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THE BALL: LIVELY OR NOT?
Robert Creamer
June 18, 1956
Here is the baseball that Mickey Mantle and 192 other major leaguers had hit over the fence 745 times by June 11 in 1956. Major league officials and manufacturers claim the ball is exactly the same as it was in 1927, when Babe Ruth and 140 lesser lights had hit only 320 home runs at this point in the season. Yet many players, managers and writers insist that the ball has been made more "lively," and point to the record-breaking year in progress as one indication. The fact that a ball cut in half seems to have just the same innards as it did 29 years ago does not settle the argument. The liveliness of a baseball is determined by how tightly the yarn is woven. So far, no one has proved the yarn is tighter in Mickey's 1956 than it was in Babe's 1927. No one has proved the contrary, either. (For more about the baseball, see page 23.)
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June 18, 1956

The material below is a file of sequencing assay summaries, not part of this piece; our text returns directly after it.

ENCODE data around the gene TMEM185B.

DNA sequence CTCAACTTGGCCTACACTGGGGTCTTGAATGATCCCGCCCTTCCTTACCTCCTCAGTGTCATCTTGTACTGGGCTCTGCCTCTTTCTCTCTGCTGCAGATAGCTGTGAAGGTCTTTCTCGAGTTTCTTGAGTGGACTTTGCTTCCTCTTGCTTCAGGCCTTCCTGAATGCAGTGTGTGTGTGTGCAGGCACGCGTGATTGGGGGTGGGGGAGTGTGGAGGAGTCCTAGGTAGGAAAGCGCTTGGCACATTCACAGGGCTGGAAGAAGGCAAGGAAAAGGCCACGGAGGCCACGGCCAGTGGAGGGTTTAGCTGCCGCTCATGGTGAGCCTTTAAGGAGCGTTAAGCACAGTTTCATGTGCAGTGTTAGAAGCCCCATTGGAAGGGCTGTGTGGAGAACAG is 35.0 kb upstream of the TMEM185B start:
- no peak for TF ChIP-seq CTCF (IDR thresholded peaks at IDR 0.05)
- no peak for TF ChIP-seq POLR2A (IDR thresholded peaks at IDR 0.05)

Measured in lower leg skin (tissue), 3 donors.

The Ball: Lively Or Not?

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Here is the baseball that Mickey Mantle and 192 other major leaguers had hit over the fence 745 times by June 11 in 1956. Major league officials and manufacturers claim the ball is exactly the same as it was in 1927, when Babe Ruth and 140 lesser lights had hit only 320 home runs at this point in the season. Yet many players, managers and writers insist that the ball has been made more "lively," and point to the record-breaking year in progress as one indication. The fact that a ball cut in half seems to have just the same innards as it did 29 years ago does not settle the argument. The liveliness of a baseball is determined by how tightly the yarn is woven. So far, no one has proved the yarn is tighter in Mickey's 1956 than it was in Babe's 1927. No one has proved the contrary, either. (For more about the baseball, see page 23.)

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